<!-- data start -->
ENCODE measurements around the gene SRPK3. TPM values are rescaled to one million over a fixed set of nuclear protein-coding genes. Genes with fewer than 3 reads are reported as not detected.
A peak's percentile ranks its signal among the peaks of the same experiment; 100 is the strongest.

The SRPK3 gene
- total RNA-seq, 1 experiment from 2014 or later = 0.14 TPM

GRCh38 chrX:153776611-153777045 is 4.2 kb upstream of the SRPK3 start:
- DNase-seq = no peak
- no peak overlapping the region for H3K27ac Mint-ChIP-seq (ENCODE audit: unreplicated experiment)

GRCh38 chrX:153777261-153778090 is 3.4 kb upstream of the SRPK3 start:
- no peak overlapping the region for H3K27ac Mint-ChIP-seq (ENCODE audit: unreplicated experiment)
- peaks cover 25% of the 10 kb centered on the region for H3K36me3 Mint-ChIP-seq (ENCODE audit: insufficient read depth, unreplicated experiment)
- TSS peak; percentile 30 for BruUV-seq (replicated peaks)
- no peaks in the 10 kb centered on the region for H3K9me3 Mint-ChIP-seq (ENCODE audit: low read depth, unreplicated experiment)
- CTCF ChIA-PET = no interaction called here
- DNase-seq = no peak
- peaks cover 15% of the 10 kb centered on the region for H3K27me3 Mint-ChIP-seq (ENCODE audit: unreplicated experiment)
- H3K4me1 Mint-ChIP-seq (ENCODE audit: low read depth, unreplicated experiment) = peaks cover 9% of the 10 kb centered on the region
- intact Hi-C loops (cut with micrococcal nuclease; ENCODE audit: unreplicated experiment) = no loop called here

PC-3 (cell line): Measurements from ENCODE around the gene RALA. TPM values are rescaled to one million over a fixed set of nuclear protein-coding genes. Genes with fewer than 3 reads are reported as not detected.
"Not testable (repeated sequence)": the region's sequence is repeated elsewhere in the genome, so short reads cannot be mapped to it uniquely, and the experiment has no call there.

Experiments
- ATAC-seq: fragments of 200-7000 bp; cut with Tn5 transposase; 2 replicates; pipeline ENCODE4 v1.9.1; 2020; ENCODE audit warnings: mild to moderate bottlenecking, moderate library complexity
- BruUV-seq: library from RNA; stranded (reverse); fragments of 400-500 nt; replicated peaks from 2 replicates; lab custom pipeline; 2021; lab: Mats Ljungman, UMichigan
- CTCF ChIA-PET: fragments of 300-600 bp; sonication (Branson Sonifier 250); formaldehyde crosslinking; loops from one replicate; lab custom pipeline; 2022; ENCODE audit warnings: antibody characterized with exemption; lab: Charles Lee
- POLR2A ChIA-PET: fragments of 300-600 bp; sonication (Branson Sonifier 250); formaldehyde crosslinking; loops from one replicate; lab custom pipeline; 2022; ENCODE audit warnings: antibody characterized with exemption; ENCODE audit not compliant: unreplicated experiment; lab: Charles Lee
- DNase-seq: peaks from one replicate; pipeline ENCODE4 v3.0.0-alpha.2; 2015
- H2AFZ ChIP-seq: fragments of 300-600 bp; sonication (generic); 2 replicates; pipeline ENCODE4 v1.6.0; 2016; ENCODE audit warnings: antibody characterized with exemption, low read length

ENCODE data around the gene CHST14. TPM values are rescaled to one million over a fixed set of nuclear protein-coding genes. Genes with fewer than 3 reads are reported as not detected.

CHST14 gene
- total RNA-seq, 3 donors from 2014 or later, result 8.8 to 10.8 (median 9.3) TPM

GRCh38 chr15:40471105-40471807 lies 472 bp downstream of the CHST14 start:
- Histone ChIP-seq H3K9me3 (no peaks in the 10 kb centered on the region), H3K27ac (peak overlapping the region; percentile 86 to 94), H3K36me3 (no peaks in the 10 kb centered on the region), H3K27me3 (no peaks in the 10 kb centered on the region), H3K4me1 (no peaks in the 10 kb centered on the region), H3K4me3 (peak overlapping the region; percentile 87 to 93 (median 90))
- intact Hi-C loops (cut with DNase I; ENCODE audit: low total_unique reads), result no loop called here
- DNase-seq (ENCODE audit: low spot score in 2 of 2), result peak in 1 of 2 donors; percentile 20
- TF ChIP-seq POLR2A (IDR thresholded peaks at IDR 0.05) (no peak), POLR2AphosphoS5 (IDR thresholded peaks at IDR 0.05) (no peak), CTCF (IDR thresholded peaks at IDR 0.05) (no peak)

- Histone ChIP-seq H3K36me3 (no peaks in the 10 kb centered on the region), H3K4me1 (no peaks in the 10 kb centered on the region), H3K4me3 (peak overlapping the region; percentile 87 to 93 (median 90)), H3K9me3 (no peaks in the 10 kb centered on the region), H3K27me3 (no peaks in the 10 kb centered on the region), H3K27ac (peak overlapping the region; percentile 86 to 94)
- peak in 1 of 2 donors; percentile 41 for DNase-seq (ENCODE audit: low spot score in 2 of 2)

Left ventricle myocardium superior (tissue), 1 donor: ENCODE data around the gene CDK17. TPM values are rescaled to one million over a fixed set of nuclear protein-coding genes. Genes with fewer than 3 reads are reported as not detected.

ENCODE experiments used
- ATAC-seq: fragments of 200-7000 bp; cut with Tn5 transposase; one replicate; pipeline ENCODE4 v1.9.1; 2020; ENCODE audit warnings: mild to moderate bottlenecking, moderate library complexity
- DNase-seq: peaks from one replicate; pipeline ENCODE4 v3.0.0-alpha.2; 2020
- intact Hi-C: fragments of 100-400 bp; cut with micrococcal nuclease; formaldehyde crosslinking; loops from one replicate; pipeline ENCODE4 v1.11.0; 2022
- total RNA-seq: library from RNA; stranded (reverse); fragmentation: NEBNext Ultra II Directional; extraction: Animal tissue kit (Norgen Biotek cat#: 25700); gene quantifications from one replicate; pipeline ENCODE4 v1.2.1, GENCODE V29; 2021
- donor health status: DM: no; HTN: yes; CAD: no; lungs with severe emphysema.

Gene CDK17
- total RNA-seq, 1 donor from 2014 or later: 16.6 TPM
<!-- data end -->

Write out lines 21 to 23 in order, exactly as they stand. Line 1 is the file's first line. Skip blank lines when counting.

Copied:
- ATAC-seq: fragments of 200-7000 bp; cut with Tn5 transposase; 2 replicates; pipeline ENCODE4 v1.9.1; 2020; ENCODE audit warnings: mild to moderate bottlenecking, moderate library complexity
- BruUV-seq: library from RNA; stranded (reverse); fragments of 400-500 nt; replicated peaks from 2 replicates; lab custom pipeline; 2021; lab: Mats Ljungman, UMichigan
- CTCF ChIA-PET: fragments of 300-600 bp; sonication (Branson Sonifier 250); formaldehyde crosslinking; loops from one replicate; lab custom pipeline; 2022; ENCODE audit warnings: antibody characterized with exemption; lab: Charles Lee